Robin Williams faced ‘serious money troubles’ shortly before his death according to the Daily Mail.
He was forced to accept a string of second-rate but lucrative acting roles which insiders say made his battle with depression even tougher.
The actor had admitted that he was on the verge of bankruptcy and was relying on the success of an upcoming TV series which was then ignominiously cancelled, affecting him deeply.
Last September, Williams revealed he was having to put his huge California ranch and vineyard up for sale for £22million to cover some of his debts.
Although he was famously generous to both charities and his friends, the actor blamed his money woes chiefly on two divorces.
He divorced his first wife – Valerie Velardi – in 1988 and ended his second marriage, to Marsha Garces, his oldest child’s former nanny, in 2008 after 19 years together.
The two divorces reportedly cost him at least £12million. In addition, he agreed to pay a mistress an estimated £4million in damages in 1986, after she sued him for infecting her with herpes.
‘Divorce is expensive. It’s ripping your heart out through your wallet,’ Williams told Parade magazine last year.
Accepting work he would otherwise have shunned was one way making ends meet.
For the first time since he starred in Mork & Mindy 30 years earlier, he had to return to TV but the comedy drama series, The Crazy Ones, in which he played a comic version of Mad Men advertising executive Don Draper, was cancelled by the US network CBS in May after just one season.
‘The idea of having a steady job is appealing,’ he said last year, alluding to the TV series. The only alternative, he said, was making low budget films for little money or returning to stand-up comedy – which he also tried.
‘There are bills to pay. My life has downsized, in a good way,’ said Williams in September. ‘I’m selling the ranch up in Napa. I just can’t afford it any more.’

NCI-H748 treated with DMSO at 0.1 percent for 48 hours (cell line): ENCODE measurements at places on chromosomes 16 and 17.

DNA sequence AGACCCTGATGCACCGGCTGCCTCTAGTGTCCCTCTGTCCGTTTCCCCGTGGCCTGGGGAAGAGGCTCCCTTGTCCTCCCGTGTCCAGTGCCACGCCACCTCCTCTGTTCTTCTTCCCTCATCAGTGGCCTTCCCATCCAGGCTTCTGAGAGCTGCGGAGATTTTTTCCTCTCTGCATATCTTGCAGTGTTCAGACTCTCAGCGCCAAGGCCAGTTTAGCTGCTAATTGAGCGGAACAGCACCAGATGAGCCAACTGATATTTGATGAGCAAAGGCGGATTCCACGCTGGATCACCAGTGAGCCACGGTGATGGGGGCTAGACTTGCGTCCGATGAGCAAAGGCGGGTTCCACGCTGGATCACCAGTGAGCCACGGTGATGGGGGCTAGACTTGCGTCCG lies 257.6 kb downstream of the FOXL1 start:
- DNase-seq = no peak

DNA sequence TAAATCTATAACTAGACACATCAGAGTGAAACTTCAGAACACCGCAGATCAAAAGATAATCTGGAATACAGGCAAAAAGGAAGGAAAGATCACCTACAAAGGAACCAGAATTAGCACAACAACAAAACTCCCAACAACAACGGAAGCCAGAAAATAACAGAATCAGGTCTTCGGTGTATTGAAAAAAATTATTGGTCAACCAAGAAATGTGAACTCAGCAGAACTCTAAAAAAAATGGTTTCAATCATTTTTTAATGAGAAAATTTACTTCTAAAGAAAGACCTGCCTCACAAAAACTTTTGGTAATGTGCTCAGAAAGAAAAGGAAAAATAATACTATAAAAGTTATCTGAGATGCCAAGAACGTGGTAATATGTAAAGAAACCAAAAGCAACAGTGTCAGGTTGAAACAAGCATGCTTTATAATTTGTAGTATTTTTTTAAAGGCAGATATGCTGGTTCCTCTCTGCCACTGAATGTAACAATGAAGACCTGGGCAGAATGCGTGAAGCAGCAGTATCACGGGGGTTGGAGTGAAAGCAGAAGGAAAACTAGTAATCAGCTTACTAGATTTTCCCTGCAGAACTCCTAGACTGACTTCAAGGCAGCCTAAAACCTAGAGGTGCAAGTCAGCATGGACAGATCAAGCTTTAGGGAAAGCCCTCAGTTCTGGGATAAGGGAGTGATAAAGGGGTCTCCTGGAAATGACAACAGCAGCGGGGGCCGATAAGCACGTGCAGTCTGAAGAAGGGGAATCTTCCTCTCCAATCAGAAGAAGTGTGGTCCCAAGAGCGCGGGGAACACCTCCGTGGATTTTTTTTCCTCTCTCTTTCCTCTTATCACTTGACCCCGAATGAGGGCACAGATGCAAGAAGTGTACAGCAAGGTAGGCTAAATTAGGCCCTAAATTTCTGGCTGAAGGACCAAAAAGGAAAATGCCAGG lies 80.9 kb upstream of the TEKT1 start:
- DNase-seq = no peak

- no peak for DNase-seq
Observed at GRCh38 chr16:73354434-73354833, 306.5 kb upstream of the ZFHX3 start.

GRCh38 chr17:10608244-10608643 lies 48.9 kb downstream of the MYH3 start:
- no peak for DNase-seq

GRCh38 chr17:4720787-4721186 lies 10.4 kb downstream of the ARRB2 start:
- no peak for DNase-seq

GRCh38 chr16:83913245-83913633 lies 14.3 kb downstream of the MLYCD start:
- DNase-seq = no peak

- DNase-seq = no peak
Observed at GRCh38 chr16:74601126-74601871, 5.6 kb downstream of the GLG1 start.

When The Crazy Ones was scrapped, Williams ‘slipped into a deep depression’, a source told Radaronline. ‘He felt embarrassed and humiliated. It was very hard for Robin to accept. Here he was in his 60s, and forced to take a role on television for the money.
It’s just not where he thought he would be at this point in his life.’
Yesterday a neighbour of the actor in Tiburon told MailOnline Williams appeared ‘very drawn and thin’ over the weekend.
The neighbour added: ‘He was a shell of himself, exhausted and not in the best spirits, but still the nice guy I had always known. There seemed to be something on his mind. He was not at all like his stage persona.
‘He was more quiet and down-to-earth. He listened well. He was often quiet and very private. The last time I saw him he seemed to be in a bad place emotionally.’
Williams’ generosity to others may not have helped his bank balance either. In 1996, he told Christopher Reeve, a close friend from drama school, that he would pay his medical bills after a riding accident left the Superman star paralysed. Williams was also worried about how much he would be able to leave to his three children, reported entertainment website TMZ.
It said it had obtained details of a trust that he set up in 2009 to ensure they were paid in stages so it couldn’t be squandered.